A key aspect of empowerment is empowering yourself! Transforming an organization will require some risks on everyone’s part. Teams are taking on more responsibility, and leaders are sharing their power with employees. There’s an element of trust in both directions: employees need to trust that leaders aren’t trying to undermine them and leaders need to trust that they have empowered the right people to do the right things based on context.
It takes time:
The impediment at most companies isn’t lack of understanding of the theories, but rather a willingness to do something differently. The time it takes to transform an organization varies based on the size and complexity of the company, how well culture is defined at each location and other factors specific to context. It can be a three year journey or a 30-60 day sprint!
How Agile Leaders help employees be successful:
Agile leaders focus on empowering employees to do what is necessary for their teams and the organization to be successful. Agile leaders should not attempt to micromanage their team members- this would go against building self-managing teams, but they should still set clear goals for all employees. If you want people to act autonomously , you have to give them a goal, so if they are not doing what is necessary to achieve that goal, provide coaching and feedback.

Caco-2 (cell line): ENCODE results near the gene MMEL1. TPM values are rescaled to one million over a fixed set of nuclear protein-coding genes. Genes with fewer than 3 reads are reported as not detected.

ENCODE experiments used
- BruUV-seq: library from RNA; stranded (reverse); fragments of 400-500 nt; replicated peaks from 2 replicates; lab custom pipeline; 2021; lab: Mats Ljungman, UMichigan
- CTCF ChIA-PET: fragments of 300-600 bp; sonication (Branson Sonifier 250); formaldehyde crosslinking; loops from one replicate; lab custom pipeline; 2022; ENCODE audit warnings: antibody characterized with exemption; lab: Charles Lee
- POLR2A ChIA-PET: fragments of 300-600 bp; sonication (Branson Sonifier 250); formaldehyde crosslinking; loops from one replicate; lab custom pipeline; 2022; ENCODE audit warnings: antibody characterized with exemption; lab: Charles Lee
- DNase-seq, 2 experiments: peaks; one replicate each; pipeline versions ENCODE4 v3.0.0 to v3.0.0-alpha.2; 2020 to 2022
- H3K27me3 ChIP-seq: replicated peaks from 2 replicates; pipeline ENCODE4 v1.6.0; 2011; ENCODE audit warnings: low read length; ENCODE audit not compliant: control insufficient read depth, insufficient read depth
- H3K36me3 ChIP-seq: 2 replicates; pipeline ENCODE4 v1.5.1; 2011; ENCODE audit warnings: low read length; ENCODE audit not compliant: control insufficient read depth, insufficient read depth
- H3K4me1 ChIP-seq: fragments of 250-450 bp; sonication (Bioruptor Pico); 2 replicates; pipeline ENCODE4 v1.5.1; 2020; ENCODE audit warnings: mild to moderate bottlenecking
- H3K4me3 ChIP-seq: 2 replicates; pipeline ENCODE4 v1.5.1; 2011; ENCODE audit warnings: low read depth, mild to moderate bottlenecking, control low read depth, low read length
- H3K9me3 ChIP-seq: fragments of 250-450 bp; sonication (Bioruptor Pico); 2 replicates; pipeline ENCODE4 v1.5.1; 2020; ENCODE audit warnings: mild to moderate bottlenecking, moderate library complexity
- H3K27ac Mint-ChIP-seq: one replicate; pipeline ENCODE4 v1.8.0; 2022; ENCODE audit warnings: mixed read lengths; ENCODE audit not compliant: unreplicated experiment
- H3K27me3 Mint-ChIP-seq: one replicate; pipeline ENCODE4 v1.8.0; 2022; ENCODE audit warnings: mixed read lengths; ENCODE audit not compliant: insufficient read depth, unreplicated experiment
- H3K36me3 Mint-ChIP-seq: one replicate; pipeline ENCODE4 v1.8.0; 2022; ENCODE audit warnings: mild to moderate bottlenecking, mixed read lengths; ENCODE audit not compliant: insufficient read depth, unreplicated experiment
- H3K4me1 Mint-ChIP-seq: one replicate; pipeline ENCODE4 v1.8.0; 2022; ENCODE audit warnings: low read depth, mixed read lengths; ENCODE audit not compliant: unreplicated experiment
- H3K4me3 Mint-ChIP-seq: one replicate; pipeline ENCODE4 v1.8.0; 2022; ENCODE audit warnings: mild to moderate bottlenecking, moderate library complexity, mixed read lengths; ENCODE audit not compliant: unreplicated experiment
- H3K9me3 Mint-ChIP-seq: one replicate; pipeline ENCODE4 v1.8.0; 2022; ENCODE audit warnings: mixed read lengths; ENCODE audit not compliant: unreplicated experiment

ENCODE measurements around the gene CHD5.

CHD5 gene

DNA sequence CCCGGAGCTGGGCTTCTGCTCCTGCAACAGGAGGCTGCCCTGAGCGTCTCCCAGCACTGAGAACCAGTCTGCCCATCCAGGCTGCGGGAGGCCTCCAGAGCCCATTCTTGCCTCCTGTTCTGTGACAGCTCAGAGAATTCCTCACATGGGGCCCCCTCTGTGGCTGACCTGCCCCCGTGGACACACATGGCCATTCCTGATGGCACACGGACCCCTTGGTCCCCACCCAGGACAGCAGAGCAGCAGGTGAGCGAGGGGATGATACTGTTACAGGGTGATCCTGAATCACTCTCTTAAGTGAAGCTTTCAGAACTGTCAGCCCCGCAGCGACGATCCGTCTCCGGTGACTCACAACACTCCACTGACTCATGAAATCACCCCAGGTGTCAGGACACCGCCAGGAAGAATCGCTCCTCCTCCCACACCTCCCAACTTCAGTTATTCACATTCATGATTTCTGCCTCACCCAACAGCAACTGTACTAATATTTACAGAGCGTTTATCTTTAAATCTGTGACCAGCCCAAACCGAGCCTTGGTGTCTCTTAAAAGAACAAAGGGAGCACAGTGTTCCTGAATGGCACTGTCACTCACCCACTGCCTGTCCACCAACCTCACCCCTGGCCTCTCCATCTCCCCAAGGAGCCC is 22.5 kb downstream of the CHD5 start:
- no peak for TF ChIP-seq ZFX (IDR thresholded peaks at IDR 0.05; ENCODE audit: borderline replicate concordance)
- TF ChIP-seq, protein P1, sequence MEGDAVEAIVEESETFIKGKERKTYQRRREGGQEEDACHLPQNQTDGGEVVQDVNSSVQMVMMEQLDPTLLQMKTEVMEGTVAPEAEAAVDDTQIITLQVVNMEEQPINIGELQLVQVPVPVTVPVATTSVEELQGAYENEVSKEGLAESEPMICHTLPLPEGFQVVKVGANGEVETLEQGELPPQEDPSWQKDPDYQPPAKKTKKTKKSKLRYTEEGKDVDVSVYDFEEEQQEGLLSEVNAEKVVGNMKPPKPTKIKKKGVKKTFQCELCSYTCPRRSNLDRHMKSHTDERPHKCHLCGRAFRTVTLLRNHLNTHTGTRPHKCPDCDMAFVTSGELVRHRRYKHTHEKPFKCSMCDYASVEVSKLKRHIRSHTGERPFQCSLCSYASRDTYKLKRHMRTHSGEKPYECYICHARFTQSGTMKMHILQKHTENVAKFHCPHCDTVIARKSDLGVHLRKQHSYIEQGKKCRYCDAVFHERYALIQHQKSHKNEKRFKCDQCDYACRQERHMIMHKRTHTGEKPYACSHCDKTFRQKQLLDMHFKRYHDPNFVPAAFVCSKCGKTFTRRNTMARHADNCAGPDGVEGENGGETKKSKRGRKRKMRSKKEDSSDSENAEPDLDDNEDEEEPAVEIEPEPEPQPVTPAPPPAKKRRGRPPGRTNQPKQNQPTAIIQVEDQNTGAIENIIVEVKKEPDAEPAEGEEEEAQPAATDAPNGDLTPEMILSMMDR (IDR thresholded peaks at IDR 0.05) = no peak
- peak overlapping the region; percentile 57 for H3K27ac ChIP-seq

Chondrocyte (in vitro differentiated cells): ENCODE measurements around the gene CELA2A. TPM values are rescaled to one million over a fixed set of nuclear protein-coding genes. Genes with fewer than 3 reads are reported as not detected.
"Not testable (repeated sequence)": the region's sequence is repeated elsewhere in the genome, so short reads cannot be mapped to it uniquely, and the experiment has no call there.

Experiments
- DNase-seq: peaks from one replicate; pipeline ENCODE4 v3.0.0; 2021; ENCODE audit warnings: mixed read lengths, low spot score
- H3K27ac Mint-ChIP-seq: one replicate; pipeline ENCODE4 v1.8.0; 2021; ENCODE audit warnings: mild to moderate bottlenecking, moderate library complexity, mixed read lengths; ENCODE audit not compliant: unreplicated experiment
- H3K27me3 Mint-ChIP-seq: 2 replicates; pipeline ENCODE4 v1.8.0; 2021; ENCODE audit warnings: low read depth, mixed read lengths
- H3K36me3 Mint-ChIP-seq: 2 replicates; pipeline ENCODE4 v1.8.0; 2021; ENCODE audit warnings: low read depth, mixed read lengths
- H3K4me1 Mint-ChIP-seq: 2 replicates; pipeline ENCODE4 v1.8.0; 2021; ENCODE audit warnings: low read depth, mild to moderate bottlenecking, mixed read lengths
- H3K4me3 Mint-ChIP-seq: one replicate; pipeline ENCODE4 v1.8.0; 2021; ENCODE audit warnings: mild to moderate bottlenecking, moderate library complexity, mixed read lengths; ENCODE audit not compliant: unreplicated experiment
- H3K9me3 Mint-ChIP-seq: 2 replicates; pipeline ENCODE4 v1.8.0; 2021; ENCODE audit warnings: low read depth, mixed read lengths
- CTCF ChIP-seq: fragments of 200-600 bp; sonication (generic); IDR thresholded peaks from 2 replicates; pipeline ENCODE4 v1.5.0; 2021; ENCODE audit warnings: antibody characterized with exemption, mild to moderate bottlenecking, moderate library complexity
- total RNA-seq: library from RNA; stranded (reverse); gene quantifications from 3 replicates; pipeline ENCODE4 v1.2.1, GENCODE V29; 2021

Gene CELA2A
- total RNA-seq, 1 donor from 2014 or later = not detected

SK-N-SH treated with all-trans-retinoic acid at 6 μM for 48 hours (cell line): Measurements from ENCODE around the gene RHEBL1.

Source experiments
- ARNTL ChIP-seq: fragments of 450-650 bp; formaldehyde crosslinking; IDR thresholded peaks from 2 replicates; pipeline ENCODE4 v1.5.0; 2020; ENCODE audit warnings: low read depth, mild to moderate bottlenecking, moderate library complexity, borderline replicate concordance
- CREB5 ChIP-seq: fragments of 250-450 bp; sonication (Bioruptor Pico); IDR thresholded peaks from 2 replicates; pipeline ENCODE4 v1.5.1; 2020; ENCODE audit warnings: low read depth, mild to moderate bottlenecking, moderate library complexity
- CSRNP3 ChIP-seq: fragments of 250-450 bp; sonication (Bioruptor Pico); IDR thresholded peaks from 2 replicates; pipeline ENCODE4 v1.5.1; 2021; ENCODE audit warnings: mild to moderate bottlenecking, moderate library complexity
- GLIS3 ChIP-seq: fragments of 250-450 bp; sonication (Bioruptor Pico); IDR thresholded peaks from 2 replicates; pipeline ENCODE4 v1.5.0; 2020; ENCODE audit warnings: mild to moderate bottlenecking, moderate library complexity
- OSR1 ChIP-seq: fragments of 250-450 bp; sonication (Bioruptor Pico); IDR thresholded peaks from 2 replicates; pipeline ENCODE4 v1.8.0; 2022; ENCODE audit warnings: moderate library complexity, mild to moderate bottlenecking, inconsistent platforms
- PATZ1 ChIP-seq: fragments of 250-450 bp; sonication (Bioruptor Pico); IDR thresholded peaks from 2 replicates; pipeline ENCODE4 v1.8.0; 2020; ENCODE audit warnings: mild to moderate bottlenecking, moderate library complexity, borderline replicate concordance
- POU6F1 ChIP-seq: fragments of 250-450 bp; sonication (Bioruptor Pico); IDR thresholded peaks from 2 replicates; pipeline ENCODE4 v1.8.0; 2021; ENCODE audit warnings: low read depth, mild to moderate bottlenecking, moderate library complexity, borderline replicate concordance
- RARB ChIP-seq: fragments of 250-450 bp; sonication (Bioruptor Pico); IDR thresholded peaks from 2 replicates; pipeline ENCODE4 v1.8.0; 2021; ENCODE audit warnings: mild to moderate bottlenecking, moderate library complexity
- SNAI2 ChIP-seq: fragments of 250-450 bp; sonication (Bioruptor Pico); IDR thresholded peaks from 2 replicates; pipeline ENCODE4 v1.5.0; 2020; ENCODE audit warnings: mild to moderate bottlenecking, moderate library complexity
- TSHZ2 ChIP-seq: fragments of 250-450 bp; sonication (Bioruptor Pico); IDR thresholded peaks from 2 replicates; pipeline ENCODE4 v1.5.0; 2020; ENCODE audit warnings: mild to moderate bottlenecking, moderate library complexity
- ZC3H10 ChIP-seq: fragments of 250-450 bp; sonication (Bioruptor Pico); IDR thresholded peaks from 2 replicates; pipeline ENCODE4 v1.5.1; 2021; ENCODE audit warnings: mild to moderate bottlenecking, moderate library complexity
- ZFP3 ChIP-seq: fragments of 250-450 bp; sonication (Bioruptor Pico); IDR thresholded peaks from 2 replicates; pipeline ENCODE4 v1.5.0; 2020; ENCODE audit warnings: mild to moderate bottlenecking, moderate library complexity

Setting clear goals:
Employees need to know what success looks like for their teams in order to be able to achieve it. Setting goals effectively requires understanding the business case behind the work being done , which in turn requires business acumen.
Advocating for employees:
Employees should always feel comfortable approaching their leaders if they have questions, suggestions or concerns about their work and the direction of the organization. Never assume that your team members aren’t either interested in, or confused by, how to achieve what you want them to do!